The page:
Today’s Fun Factoid

According to our college’s IT director, the server that handles faculty and staff email receives between 80,000 and 100,000 incoming emails per day. Of these, only 10 to 15 percent are good emails. The remaining 85 to 90 percent, perhaps as much as 90,000 incoming emails per day, is nothing but spam. I suspect that these percentages are not unique to our institution.

So, how much are we spending to build and maintain an infrastructure that delivers mostly unwanted garbage created by assholes who don’t pay a thing for its (ab)use?

I say it’s time we put a bounty on spammers and then create a reality TV show called “Spam Hunters”.

Author: jim

Jim is a college professor with a fondness for running shoes and drumsticks.

3 thoughts on “Today’s Fun Factoid”

  1. Jim:

    In fact, not only are those figures not unique, they’re rather *low*. You’re likely connected to one of the anti-spam filters that blocks incoming connections from know spam IPs. In general, most public email servers are seeing as high as 97% of all incoming email being spam.

    In my personal email account, I got around 800 legitimate emails last month, and 2,800 spam that made it past the back-end filters. (And that 800 legit emails includes all of the mail from my blog alerting me to potential spam comments!)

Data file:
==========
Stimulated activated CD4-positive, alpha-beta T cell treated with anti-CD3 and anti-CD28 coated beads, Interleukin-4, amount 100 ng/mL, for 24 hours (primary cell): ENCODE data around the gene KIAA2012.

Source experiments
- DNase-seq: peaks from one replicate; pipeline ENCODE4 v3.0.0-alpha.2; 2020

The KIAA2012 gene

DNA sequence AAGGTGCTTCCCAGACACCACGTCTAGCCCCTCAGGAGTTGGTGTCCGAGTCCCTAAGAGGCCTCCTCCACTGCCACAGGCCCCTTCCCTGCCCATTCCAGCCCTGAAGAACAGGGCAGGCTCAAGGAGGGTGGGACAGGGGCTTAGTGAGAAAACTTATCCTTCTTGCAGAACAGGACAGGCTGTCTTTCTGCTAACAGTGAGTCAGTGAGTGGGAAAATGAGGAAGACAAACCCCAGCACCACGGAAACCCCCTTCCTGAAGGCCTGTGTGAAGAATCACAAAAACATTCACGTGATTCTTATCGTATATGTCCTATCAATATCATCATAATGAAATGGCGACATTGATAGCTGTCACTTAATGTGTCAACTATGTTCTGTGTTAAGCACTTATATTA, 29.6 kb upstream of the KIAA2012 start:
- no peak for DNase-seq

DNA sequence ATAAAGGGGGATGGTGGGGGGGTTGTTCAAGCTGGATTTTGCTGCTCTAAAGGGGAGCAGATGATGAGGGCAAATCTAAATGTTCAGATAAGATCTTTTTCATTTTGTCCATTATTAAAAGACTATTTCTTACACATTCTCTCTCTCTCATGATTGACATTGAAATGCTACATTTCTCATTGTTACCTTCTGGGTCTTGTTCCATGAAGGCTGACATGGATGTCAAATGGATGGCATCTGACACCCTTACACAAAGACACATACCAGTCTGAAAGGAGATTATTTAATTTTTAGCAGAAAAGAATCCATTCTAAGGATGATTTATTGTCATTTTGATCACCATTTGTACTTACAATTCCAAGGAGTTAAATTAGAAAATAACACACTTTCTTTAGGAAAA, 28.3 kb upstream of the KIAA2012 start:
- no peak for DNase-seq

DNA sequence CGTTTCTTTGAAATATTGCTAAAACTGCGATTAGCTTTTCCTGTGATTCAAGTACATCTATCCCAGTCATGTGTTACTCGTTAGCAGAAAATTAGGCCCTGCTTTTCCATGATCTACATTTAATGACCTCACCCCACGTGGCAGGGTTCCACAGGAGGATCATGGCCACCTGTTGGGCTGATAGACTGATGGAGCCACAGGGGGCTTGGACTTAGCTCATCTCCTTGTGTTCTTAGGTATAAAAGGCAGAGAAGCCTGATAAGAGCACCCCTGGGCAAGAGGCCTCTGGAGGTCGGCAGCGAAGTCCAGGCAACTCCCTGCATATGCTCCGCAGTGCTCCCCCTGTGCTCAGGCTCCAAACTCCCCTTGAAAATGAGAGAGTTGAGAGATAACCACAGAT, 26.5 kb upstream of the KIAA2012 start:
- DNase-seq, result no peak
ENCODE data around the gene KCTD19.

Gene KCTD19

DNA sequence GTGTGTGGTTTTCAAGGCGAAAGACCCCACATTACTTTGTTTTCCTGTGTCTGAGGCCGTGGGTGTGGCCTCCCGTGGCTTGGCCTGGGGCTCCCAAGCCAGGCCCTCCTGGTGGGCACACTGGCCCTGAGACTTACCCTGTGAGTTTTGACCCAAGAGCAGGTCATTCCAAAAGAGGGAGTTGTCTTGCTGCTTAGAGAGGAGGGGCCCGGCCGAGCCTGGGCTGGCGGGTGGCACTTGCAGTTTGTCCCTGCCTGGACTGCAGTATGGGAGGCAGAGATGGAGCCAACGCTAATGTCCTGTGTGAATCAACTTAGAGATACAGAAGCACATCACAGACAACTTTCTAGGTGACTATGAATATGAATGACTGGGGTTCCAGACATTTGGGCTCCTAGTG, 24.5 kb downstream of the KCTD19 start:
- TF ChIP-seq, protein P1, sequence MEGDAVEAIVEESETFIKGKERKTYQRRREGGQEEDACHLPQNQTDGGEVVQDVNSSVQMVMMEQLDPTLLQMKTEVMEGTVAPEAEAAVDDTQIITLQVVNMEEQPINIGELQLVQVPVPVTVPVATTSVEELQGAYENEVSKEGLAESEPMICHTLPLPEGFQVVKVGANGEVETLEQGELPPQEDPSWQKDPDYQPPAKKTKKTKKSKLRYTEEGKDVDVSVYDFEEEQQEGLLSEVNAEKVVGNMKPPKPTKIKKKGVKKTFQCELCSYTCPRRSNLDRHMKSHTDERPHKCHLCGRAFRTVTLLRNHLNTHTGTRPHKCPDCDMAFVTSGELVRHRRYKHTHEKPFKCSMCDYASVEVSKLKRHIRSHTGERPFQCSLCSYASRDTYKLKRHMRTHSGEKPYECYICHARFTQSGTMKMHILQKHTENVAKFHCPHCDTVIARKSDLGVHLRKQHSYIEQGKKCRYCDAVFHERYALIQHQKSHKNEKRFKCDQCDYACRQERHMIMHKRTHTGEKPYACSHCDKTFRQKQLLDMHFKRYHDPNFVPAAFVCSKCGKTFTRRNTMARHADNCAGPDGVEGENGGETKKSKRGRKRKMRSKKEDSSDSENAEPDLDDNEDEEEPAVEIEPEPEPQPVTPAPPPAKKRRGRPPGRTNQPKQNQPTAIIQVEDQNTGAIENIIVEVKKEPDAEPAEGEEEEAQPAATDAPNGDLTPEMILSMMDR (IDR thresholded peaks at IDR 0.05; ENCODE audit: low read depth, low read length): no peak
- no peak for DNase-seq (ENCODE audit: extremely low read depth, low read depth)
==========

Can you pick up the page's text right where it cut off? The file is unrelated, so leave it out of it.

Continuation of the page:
The volume of spam is just astonishing. And unfortunately, there are still enough idiots out there that spamming remains an incredibly profitable business. The current system balances out so that if one out of 100,000 emails gets a response, the spammers make money. Since the actual cost of sending out 100,000 emails works out to a couple of bucks in bandwidth – assuming they even use their own bandwidth to send it! – the incentives for a low-life scum to become a spammer are incredibly strong.

  2. Some of us have been fighting this spam thing since the late 90’s. It’s a never ending and somewhat depressing pursuit. Spam levels have been consistently at the 90 – 95% of traffic for the last 3 or 4 years now, and as long as there are botnets it’s not going to change.

    To my mind what is even worse that the infrastructure and time spent on blocking the mail is how much of the spam is coming from organized crime. Much of it is the Russian mob but at a recent conference one of the speakers talked about how involved the US mob was as well. There’s a huge amount of money being made by criminals using the internet.

    Every time someone comes up with another clever way to block and filter spam the criminals find another way around it. It feels like a losing battle more than it feels like a winning on. Sure, the average email recipient has less spam in their actual inbox than I did back in 1999, but the sheer volume of what’s being blocked and not making it to the inbox is overwhelming.

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